‘Uh…’ Beckendorf swallowed like he’d forgotten how to breathe.

I patted him on the shoulder. ‘Thanks for the advice, dude. Glad you’re so wise about girls and all. Come on. Let’s get to the woods.’

Naturally, Beckendorf and I took the most dangerous job.

While the Apollo cabin played defence with their bows, the Hermes cabin would charge up the middle of the woods to distract the enemy. Meanwhile, Beckendorf and I would scout around the left flank, locate the enemy’s flag, knock out the defenders and get the flag back to our side. Simple.

Why the left flank?

‘Because Annabeth wanted me to go right,’ I told Beckendorf, ‘which means she doesn’t want us to go left.’

Beckendorf nodded. ‘Let’s suit up.’

He’d been working on a secret weapon for the two of us – bronze chameleon armour, enchanted to blend into the background. If we stood in front of rocks, our breastplates, helms and shields turned grey. If we stood in front of bushes, the metal changed to a leafy green. It wasn’t true invisibility, but we’d have pretty good cover, at least from a distance.

‘This stuff took forever to forge,’ Beckendorf warned me. ‘Don’t mess it up!’

‘You got it, Captain.’

Beckendorf grunted. I could tell he liked being called Captain. The rest of the Hephaestus campers wished us well, and we sneaked off into the woods, immediately turning brown and green to match the trees.

We crossed the creek that served as the boundary between the teams. We heard fighting in the distance – swords clashing against shields. I glimpsed a flash of light from some magical weapon, but we saw no one.

‘No border guards?’ Beckendorf whispered. ‘Weird.’

‘Overconfident,’ I guessed. But I felt uneasy. Annabeth was a great strategist. It wasn’t like her to be sloppy about defence, even if her team did outnumber us.

We moved into enemy territory. I knew we had to hurry, because our team was playing a defensive game, and that couldn’t last forever. The Apollo kids would get over-run sooner or later. The Ares cabin wouldn’t be slowed down by a little thing like arrows.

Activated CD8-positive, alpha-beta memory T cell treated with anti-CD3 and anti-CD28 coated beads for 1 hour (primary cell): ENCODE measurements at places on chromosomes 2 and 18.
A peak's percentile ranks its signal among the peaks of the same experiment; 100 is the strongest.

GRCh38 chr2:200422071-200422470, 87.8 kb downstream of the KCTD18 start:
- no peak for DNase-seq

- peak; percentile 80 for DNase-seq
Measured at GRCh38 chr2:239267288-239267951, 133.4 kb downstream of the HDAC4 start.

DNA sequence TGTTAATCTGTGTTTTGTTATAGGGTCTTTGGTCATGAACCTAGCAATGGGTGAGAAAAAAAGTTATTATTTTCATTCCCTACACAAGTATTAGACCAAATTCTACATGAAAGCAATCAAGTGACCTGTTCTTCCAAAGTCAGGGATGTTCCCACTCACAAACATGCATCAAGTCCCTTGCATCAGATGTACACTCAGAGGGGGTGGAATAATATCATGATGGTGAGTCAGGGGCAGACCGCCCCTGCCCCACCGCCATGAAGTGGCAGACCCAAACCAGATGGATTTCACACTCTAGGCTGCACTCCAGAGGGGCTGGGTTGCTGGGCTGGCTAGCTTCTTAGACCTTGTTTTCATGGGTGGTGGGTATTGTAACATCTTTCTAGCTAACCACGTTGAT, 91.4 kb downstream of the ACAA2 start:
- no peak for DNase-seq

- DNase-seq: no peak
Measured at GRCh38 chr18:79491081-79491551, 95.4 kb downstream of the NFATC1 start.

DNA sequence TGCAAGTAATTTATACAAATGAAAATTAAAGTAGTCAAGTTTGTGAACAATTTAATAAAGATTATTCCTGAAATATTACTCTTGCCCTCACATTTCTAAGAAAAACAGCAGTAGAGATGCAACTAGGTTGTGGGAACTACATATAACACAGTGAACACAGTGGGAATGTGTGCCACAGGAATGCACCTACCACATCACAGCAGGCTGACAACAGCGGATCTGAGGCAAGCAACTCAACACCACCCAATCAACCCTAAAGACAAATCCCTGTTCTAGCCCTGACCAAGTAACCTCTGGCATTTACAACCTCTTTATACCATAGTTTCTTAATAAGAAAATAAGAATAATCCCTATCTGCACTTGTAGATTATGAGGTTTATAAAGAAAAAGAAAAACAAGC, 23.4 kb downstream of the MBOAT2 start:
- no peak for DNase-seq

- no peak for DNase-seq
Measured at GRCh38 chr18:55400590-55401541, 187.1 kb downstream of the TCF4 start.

We crept along the base of an oak tree. I almost jumped out of my skin when a girl’s face emerged from the trunk. ‘Shoo!’ she said, then faded back into the bark.

‘Dryads,’ Beckendorf grumbled. ‘So touchy.’

‘Am not!’ a muffled voice said from the tree.

We kept moving. It was hard to tell exactly where we were. Some landmarks stood out, like the creek and certain cliffs and some really old trees, but the woods tended to shift around. I guess the nature spirits got restless. Paths changed. Trees moved.

Then suddenly we were at the edge of a clearing. I knew we were in trouble when I saw the mountain of dirt.

‘Holy Hephaestus,’ Beckendorf whispered. ‘The Ant Hill.’

I wanted to back up and run. I’d never seen the Ant Hill before, but I’d heard stories from the older campers. The mound rose almost to the treetops – four storeys at least. Its sides were riddled with tunnels, and crawling in and out were thousands of…

‘Myrmekes,’ I muttered.

That’s Ancient Greek for ‘ants’, but these things were way more than that. They would’ve given any exterminator a heart attack.

The Myrmekes were the size of German shepherds. Their armoured shells glistened blood-red. Their eyes were beady black and their razor-sharp mandibles sliced and snapped. Some carried tree branches. Some carried chunks of raw meat that I really didn’t want to know about. Most carried bits of metal – old armour, swords, food platters that had somehow found their way out here from the dining pavilion. One ant was dragging the glossy black hood of a sports car.